From Publishers Weekly
Describing a life spent in a NASCAR driver's seat, Waltrip steers a straightforward course from his life as a grade-school go-cart champion through a gifted yet crash-prone upstart driver to 84 NASCAR victories. Full of the same bravado and confidence that made him a natural driver and NASCAR's biggest villain, Waltrip tells his story just as he raced: all out. Though his need to prove his worth still leads him to put his foot in his mouth now and again, more often than not he is candid enough to acknowledge when he was good, bad, scared or dumb. NASCAR fans will have flashbacks when he conjures up his memories of his highs (the 1989 Daytona 500) and lows (crashing three times at Daytona). He does take the time to open up the world of NASCAR to nonfans; he gives an informative overview of NASCAR's growth from some good ol' boys in the South to a sporting and cultural phenomenon that has put down roots in the entire nation. Having been through the sport's formative years, Waltrip (who is now a commentator for Fox NASCAR coverage) also shares stories of some of NASCAR's greats from Petty to Gordon. His feelings about the fans embracing him later in his career and his honesty about his lack of success in his last years behind the wheel spotlights the bittersweet retirement of an athlete who continued past his prime. Appropriately, this strong finish is representative of Waltrip, whose book, like his career, has its ups and down and will end up being embraced by racing fans.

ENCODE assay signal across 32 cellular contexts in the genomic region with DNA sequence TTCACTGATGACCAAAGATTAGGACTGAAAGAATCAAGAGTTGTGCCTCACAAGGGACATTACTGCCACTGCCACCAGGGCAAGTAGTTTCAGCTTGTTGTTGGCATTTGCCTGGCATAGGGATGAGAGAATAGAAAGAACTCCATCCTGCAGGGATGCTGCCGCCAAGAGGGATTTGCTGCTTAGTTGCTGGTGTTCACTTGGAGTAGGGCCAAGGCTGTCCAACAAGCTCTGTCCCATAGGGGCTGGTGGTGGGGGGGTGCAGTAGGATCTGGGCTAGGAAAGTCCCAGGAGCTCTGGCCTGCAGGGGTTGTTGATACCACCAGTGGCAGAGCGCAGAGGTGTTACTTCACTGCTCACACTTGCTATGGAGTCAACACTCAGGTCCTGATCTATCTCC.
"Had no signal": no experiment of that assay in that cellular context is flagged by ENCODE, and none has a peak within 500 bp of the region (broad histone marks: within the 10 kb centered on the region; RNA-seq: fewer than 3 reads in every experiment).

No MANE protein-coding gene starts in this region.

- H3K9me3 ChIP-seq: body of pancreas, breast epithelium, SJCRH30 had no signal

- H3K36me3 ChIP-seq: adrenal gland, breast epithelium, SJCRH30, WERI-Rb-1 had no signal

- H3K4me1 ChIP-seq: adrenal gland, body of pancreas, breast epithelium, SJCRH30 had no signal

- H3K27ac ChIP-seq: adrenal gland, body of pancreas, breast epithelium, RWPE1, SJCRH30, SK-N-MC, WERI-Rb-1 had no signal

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There's never a slow moment...A nitty-gritty, behind-the-scenes peek at the personalities and peculiarities of racing. -- Charlotte Observer